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Interview with Brad Adams, outlining Burmese ethnic minority communities' ongoing horrors

Published in http://www.irrawaddy.org/aviewer.asp?a=5005&z=6

In June, Human Rights Watch issued a damning and all too resonant report on the plight of an estimated 650,000 internally displaced persons in eastern Burma, most from the large Karen minority. The Karen are part of a very grim overall picture. The human rights situation in Burma is horrible, says Brad Adams, HRW's director for Asia. Gross violations of international humanitarian law are regularly committed by government forces, including the continued recruitment and use of child soldiers, extrajudicial executions, rape of women and girls, torture, and forced relocation. Adams was recently interviewed by Dominic Faulder for The Irrawaddy.

" Aside from Afghanistan, Burma has the largest and most chronic refugee problem in Asia. "
Brad Adams, Asia division director, Human Rights Watch
  
Question: How bad is Burma's refugee problem?  
 
Answer: Aside from Afghanistan, Burma has the largest and most chronic refugee problem in Asia. Other major refugee problems of recent times, from Cambodia and Vietnam, have long since ended. This reflects ongoing attacks and human rights violations by the Burmese army, particularly against ethnic groups. They flee to extremely poor places like Mizoram in India, Bangladesh and northwestern Thailand. They are overwhelmingly not economic migrants. Even with ceasefires in place, refugees are too scared to go back. They rightly distrust the intentions of the Tatmadaw [armed forces].  
 
Q: Has Burma gone up or down HRW's table of miscreants?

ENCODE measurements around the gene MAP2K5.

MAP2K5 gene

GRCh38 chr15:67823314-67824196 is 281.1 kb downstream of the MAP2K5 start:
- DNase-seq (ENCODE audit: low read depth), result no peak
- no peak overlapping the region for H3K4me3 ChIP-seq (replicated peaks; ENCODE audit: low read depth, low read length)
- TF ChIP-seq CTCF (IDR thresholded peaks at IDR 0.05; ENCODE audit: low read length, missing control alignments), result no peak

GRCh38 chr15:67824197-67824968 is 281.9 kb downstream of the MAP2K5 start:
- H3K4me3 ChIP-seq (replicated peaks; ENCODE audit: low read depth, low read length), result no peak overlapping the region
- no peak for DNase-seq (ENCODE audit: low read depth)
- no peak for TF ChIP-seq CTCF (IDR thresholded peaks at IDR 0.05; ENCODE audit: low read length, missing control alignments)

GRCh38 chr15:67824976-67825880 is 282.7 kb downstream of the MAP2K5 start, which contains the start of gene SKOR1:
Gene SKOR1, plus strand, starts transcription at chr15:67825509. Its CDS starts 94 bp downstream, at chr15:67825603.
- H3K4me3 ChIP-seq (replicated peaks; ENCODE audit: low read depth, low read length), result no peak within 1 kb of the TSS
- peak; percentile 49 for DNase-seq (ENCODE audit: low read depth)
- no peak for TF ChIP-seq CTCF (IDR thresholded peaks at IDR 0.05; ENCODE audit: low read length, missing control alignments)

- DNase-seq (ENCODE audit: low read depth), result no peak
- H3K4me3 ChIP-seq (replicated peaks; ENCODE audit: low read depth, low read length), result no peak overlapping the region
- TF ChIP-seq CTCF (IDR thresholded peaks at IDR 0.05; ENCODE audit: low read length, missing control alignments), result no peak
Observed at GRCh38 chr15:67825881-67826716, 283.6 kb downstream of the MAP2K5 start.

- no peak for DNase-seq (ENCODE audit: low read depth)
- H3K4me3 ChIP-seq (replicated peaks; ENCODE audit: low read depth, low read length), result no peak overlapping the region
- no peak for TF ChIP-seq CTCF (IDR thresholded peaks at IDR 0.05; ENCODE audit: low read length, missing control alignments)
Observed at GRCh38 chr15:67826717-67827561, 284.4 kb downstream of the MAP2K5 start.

A: We don't rank countries overall human rights situations. Each has a different history and different problems. What can be said is that Burma is one of the most repressive countries in Asia. The State Peace and Development Council appears dedicated to one thing only: staying in power. The wellbeing of individual citizens is not a concern. The military government severely restricts basic rights and freedoms. This continues despite promises which the SPDC has given everyone, particularly the political roadmap announced in 2003. I never thought the roadmap was anything but a publicity stunt, which sadly the Thai government in particular bought into. With the failed [constitution drafting] National Convention, the continued detention of Aung San Suu Kyi and restrictions on the NLD and independent ethnic groups, there is no scenario now in which a path to democracy and national reconciliation seems possible.  
 
Q: What are the SPDC's most egregious practices?  
 
A: Despite the government's ratification of Order No. 1/99 in 2000, which bans forced labor, sources inside and outside of Burma continue to provide extensive reports of government-organized forced labor. These are primarily portering for military operations, construction of military bases, income generation projects for the military, infrastructure projects, and forced conscription into the military. There appears to be a direct correlation between forced labor and military activities in ethnic areas.  
 
There are political prisoners all over the country. Freedom of expression ends the moment someone speaks critically of the government. In addition to individuals arrested for political reasons, the government continues to arbitrarily arrest and detain people for crimes such as failure to pay army taxes or to sell the required crop quota.  
 
The SPDC does not allow domestic human rights organizations to function independently and is hostile to outside scrutiny. It refuses requests from UN Special Envoy Razali Ismail and UN Commission on Human Rights Special Rapporteur Paulo Sergio Pinheiro to visit. In short, the better question would be to ask the SPDC: What human rights do you respect?  
 
Q: Is the situation worsening?